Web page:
They sent me THIS  Mine is the 8".  They only charged me $8.98 to ship it, Priority. I ordered it Sunday evening and i have it today.  It really is very nice.  Such a great company!

Ok, ok.... back to the garden stuff! lol

Shiso (Perilla/Shisho)-   It took its time growing but it did start to take off as the summer went on. It has a really brilliant mahogany-red and the scent of the leaves is somewhere between basil and fresh tangerine rind.  Its very interesting.  I might pull it and try and see if it makes a good house plant since i haven't done anything with the leaves yet other than pluck a few to sniff.

The peppers this year just didn't impress.  I think the ZsaZsa  were so tempremental, by the time i got the seeds to germinate the plants were way behind. It has one singular fruit on one of the plants, but it is small and i don't think its going to grow much more before frost.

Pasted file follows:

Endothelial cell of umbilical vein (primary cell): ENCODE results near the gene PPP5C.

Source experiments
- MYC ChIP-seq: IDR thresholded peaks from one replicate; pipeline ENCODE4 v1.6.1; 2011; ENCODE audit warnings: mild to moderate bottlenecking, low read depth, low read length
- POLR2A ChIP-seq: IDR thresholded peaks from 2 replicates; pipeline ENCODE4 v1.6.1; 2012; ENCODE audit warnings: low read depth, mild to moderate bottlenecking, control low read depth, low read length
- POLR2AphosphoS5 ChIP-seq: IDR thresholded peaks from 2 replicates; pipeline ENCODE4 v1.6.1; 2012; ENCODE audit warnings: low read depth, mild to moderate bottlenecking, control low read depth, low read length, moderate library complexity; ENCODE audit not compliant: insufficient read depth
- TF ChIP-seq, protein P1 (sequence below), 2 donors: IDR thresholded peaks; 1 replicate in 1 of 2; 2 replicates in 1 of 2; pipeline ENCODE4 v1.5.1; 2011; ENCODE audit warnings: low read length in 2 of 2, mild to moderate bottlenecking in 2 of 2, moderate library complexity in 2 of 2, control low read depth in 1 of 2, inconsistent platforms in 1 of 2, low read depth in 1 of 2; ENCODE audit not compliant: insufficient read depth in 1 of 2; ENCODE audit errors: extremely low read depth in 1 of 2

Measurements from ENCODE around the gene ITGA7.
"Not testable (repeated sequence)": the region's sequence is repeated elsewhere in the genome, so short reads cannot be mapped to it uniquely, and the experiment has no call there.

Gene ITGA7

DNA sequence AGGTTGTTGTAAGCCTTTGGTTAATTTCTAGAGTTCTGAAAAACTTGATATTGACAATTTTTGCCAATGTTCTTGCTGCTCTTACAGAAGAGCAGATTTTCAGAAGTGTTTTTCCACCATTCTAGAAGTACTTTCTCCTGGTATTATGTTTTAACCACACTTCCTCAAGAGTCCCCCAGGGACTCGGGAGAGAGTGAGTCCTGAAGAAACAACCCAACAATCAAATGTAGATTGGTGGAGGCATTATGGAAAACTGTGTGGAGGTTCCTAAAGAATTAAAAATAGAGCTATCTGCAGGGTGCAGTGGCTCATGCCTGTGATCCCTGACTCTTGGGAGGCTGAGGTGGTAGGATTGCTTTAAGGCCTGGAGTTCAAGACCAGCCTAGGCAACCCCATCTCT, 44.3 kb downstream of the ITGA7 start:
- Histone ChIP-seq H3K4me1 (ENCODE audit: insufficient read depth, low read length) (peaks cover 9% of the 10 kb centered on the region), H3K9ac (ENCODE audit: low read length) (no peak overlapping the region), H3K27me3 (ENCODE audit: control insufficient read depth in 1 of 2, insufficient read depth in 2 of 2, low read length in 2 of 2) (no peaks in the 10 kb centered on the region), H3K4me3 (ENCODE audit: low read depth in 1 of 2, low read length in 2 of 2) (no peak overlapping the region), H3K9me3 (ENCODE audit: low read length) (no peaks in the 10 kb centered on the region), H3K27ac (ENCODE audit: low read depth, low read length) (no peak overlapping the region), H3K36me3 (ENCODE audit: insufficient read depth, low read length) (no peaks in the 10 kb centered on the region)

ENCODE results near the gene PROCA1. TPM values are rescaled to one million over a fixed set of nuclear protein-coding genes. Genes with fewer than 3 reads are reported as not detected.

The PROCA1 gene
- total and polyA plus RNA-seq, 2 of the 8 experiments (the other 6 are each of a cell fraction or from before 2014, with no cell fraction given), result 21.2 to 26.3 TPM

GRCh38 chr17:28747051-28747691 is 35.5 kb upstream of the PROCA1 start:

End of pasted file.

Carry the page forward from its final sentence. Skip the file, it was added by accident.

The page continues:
Same thing with the New Ace- i did get maybe 3 reasonably sized peppers from it.  Not nearly grocery store sized, but tasty enough.  The "Fooled You" Jalapeno were interesting...  they were not hot at all...  which is what they were described as.  But i guess the joke was on me cause a green pepper without heat is.....guess what?  A sweet green pepper.  I guess i was expecting the pepper to retain the musky, smoky flavor of hot peppers but without the heat.  But it didn't happen that way,  without heat a pepper loses those traits, at least in this case.  So it was a disappointment in a way, but not because there was something wrong with the seeds or the plants,  it just wasn't what i had hoped it would be.
I won't bother with it again, i'll grow the jalapenos that keep their heat. Since i live in a cooler place they may not be as ripping hot as the ones grown in the South anyway.